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Cash Flow Hides Declining Prosperity for Majority

Most Americans have lost ground despite the booming economy. Regular paychecks have allowed many to feel richer than they really are. Under this false sense of security they charge, lease, and refinance their way into massive debt. They are no longer building a financial base, which will weather the next economic downturn. The best they can manage is leasing a life-style that can collapse during a personal economic reversal. During the period from 1979 to 1998 personal bankruptcy filings increased from 196,976 to 1,379,249 per year -- more than a 600% increase. If this trend continues, over half the adult population will be declaring bankruptcy at least once in their lifetime.

Yet the economy is flourishing. During the period between 1976 and 1997 the population increased 23% while the number of tax returns filed increased 45%. Society as a whole has gotten more productive. There are more people contributing and their effort has grown the economy from 1 trillion dollars in 1976 to 5 trillion dollars in 1997. Much of that growth was due to factors such as inflation. If we eliminate those factors and convert the 1997 figure to its 1976 equivalent, the economy actually grew from 1 trillion dollars to about 1.75 trillion dollars. If we divide this amount by the number of tax returns filed in 1997, we see that the economy grew at a rate of 15% per worker.

This 15% growth is deceptive though. Once we subtract the gains of the top one and one half percent of the income scale, the gain for the other 98% of American workers drops to a paltry 3%. Even this tiny gain disappears if we factor out the gains of the top five and one half percent. The bulk of the remaining 94% of the American taxpayers lost ground in the middle of an economic expansion after twenty years of tax cuts. What’s wrong with this picture?

The fact that the 60% of taxpayers, who make up the middle class, sustained a loss is outrageous. The actual per capita losses sustained by the middle class are much worse than these figures indicate. Important trend factors are not considered in the above income analyses. As you can see from Table 7, between 1970 and 1996 the number of married couples increased less than 23%, while the number of married women who worked outside of the home increased by 82%. This pumped millions of extra paychecks into the coffers of middle class. Since most married couples file jointly, the income contribution of these millions of women did not materially increase the number of tax returns filed. Their contribution did mask the actual decline in income share experienced by the middle class. During the period between 1970 and 1996 the median income of married couples with a wife in the paid labor force increased by better than 25%, while the income of couples without a wife working outside the home decreased 4.5%.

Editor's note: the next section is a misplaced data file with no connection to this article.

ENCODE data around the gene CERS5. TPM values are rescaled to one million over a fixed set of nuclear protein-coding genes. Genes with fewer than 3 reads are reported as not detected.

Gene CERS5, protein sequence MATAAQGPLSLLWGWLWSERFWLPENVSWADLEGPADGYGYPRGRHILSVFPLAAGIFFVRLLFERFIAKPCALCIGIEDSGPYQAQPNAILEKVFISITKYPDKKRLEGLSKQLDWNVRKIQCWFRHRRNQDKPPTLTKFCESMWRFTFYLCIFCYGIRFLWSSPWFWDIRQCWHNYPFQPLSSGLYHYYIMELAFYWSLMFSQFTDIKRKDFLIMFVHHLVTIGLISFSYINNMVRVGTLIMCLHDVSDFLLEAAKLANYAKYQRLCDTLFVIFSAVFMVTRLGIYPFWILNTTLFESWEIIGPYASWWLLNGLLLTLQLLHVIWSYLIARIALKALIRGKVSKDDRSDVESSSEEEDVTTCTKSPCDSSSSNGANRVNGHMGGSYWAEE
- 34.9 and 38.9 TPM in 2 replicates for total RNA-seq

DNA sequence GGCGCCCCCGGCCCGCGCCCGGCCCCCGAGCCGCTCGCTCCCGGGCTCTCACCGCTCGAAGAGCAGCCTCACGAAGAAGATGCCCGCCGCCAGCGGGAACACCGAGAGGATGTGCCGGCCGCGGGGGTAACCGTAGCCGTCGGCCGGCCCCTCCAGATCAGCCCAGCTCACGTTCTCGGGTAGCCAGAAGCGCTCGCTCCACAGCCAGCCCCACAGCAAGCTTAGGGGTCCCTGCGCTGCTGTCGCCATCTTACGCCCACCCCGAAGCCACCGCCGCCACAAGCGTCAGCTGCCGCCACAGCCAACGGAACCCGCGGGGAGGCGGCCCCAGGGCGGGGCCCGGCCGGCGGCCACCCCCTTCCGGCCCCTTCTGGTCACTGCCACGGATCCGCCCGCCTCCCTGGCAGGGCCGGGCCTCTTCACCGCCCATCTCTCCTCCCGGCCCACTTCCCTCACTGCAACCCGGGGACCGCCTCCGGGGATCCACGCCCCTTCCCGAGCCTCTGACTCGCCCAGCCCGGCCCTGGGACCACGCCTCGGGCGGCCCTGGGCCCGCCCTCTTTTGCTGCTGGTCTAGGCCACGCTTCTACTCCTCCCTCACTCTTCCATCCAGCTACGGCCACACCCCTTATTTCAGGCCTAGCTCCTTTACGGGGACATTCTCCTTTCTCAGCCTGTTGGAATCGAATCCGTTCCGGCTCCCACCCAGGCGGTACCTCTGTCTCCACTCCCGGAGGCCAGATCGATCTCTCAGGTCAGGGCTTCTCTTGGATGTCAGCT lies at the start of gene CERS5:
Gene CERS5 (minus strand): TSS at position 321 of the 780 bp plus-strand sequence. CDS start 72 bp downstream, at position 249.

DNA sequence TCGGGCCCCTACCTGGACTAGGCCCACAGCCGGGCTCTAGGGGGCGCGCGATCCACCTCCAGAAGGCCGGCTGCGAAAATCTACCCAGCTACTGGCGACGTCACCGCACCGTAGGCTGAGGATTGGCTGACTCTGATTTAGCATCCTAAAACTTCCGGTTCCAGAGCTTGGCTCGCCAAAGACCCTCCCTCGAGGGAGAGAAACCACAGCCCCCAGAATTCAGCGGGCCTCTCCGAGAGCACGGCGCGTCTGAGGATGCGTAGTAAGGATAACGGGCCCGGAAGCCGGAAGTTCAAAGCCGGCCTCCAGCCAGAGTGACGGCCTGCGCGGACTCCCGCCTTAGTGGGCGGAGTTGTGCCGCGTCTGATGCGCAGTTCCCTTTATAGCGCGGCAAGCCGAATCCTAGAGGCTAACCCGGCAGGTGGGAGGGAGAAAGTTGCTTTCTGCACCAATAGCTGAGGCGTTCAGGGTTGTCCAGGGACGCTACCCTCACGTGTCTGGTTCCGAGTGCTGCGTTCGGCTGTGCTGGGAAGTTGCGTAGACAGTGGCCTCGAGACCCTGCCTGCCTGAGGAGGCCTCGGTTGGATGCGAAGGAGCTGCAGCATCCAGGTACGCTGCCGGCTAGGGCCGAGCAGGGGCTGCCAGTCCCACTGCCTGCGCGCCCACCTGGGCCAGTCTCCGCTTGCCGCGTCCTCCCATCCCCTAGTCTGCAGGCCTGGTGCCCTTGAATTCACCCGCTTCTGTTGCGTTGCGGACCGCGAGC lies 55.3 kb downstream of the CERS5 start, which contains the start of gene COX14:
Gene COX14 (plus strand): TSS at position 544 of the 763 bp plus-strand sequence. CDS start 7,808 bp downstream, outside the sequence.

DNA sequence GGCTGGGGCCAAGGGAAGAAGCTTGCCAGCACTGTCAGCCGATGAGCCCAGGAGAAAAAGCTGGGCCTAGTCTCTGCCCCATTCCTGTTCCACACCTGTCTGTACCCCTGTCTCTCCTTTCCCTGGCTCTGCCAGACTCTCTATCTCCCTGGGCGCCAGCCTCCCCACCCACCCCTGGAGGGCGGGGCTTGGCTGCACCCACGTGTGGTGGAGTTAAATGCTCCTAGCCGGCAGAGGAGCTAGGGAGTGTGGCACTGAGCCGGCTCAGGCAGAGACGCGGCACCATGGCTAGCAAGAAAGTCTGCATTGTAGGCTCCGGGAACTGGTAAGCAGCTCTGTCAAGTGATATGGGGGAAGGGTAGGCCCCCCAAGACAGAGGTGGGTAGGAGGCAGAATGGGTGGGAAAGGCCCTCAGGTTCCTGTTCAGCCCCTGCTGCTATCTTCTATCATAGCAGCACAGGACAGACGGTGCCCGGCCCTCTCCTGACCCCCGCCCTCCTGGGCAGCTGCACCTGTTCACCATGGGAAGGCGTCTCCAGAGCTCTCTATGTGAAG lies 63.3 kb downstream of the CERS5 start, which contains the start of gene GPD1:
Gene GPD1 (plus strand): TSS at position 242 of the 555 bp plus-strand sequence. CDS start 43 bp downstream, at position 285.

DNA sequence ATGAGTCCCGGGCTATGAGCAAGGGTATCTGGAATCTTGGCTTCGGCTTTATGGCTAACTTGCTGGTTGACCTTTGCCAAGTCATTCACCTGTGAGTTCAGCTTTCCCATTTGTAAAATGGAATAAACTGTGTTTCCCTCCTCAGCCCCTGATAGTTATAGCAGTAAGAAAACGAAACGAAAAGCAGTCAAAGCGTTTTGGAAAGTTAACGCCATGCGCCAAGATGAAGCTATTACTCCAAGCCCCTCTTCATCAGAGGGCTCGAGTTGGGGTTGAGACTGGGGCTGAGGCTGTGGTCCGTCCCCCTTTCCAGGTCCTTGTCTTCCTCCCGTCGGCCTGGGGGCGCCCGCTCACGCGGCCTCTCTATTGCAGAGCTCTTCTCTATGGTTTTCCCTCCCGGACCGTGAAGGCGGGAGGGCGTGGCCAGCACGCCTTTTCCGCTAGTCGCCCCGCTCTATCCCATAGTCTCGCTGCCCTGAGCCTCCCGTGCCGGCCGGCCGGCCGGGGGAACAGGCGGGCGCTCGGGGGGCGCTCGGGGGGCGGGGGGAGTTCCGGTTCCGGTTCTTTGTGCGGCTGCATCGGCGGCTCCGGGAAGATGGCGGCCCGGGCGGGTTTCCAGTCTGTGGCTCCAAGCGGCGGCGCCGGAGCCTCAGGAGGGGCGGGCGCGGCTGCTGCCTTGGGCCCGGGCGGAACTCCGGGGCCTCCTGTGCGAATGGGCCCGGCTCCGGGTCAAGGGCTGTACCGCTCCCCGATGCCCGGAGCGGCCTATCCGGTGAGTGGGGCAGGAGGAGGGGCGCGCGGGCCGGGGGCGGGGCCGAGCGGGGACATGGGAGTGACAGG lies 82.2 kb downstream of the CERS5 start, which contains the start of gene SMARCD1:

Why has nearly all gain gone to the richest few among us? The politicians have given the bulk of the tax cuts to these privileged few. While the richest in the top one percent income group averaged a 42% tax cut, the majority of Americans only got about a 3% in tax relief the same year. 1997 alone, this meant an average $637,000 savings for each one of the top group of 144,000 multimillionaires over what they would have paid under the 1976 rules. The staggering 92 billion dollars worth of tax cuts bestowed upon this privileged one-eighth of one percent was several times what everyone else received.

Back in 1976 the top one-third of one percent got nearly 4% of the personal income and paid over 11% of the nation’s tax bill. Despite this tax ‘burden’, the group was doing as well as their peers in democratic nations throughout the world. The spin-doctors of the superrich are quick to complain that by 1997 this group was paying over 24% of the tax bill. On the surface that 24% seems like a big increase over the 11% they were paying in 1976 until we consider the fact that they now get over 12% of all personal income. Their taxes as a percentage of income have dropped significantly. No other income group has seen anywhere near that amount of tax decrease.

Under misleading slogans, laws are quietly being put into place that funnels an increasing share of wealth to the richest few at the expense of the majority. The cash flow supplied by the current economic expansion is lulling us into a false sense of security. The long-term effects of these shortsighted policies are jeopardizing the stability of our nation.

Copyright © 2000 by Stephen Rodnesky

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